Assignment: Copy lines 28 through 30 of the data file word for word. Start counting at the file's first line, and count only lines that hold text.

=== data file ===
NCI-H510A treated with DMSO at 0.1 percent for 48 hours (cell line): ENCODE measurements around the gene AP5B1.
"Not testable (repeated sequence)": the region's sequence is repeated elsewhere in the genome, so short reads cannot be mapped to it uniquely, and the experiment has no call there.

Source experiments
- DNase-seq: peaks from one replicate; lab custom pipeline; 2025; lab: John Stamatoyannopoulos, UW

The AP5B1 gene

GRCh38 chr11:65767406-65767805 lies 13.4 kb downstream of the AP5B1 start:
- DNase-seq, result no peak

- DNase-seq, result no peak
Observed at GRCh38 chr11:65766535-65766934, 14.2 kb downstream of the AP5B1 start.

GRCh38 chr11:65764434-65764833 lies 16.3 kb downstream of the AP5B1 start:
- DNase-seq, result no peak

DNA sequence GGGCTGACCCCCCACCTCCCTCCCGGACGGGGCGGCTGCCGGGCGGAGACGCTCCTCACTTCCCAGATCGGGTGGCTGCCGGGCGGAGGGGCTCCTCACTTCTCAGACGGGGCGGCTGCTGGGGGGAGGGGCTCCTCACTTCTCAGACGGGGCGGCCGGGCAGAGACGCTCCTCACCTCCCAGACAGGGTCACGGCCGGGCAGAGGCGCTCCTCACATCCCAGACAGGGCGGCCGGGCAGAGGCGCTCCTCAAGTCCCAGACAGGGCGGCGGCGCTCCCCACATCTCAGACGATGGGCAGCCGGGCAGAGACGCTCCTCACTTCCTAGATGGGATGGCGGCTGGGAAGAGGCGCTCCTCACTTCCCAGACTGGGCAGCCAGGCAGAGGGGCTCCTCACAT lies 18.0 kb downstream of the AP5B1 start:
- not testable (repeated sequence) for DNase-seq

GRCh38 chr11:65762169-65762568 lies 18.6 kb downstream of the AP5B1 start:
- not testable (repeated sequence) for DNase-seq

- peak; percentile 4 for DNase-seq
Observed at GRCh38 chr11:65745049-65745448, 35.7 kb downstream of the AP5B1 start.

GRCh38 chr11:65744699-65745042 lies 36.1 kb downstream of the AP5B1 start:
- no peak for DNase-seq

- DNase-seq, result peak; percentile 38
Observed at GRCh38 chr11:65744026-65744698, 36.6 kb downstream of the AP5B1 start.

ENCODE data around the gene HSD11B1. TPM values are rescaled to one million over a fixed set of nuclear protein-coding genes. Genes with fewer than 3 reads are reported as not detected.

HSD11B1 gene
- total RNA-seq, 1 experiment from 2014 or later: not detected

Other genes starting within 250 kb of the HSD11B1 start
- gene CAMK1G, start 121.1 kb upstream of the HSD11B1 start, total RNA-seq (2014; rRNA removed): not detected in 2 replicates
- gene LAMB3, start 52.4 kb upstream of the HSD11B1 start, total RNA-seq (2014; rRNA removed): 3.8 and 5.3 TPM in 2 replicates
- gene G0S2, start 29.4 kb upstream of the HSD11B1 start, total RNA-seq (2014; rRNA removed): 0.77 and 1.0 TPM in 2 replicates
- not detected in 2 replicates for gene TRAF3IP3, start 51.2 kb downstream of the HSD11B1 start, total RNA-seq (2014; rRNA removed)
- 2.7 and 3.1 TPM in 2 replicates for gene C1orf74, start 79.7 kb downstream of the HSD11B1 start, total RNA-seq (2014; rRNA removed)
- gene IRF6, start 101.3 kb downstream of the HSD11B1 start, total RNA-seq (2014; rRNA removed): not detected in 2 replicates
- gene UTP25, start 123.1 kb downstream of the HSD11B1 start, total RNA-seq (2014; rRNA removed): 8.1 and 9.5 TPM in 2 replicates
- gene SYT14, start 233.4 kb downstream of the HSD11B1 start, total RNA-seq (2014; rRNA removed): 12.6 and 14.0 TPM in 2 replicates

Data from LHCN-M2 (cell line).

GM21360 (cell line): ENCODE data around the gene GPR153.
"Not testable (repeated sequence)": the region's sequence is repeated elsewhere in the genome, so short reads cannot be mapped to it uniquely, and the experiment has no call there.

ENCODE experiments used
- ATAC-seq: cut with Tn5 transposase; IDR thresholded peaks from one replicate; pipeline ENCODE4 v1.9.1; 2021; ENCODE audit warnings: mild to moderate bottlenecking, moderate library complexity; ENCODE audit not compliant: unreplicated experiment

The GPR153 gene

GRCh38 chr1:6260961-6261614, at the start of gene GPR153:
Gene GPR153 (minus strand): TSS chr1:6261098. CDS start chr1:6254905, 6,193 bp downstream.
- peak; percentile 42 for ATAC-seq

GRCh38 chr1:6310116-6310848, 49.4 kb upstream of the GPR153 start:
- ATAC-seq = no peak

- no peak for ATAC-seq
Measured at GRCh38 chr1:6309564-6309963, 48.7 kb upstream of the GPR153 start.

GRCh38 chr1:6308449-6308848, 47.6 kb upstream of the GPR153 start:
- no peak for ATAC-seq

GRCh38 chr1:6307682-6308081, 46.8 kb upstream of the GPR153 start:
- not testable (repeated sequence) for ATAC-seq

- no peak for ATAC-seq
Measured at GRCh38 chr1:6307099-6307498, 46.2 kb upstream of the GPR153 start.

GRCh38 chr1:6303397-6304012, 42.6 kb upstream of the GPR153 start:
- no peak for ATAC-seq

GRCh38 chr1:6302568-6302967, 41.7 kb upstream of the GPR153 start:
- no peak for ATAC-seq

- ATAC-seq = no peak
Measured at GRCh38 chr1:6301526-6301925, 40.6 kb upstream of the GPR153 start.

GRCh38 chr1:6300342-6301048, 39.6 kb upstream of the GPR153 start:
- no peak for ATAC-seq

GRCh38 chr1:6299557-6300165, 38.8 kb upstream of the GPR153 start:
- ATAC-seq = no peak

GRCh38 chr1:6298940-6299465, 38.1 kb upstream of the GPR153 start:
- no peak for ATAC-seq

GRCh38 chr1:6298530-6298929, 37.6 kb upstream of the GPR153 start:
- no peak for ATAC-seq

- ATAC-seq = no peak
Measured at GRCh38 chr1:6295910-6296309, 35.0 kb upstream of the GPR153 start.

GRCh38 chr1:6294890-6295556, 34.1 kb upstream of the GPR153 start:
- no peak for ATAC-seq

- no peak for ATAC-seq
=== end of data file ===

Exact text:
- gene G0S2, start 29.4 kb upstream of the HSD11B1 start, total RNA-seq (2014; rRNA removed): 0.77 and 1.0 TPM in 2 replicates
- not detected in 2 replicates for gene TRAF3IP3, start 51.2 kb downstream of the HSD11B1 start, total RNA-seq (2014; rRNA removed)
- 2.7 and 3.1 TPM in 2 replicates for gene C1orf74, start 79.7 kb downstream of the HSD11B1 start, total RNA-seq (2014; rRNA removed)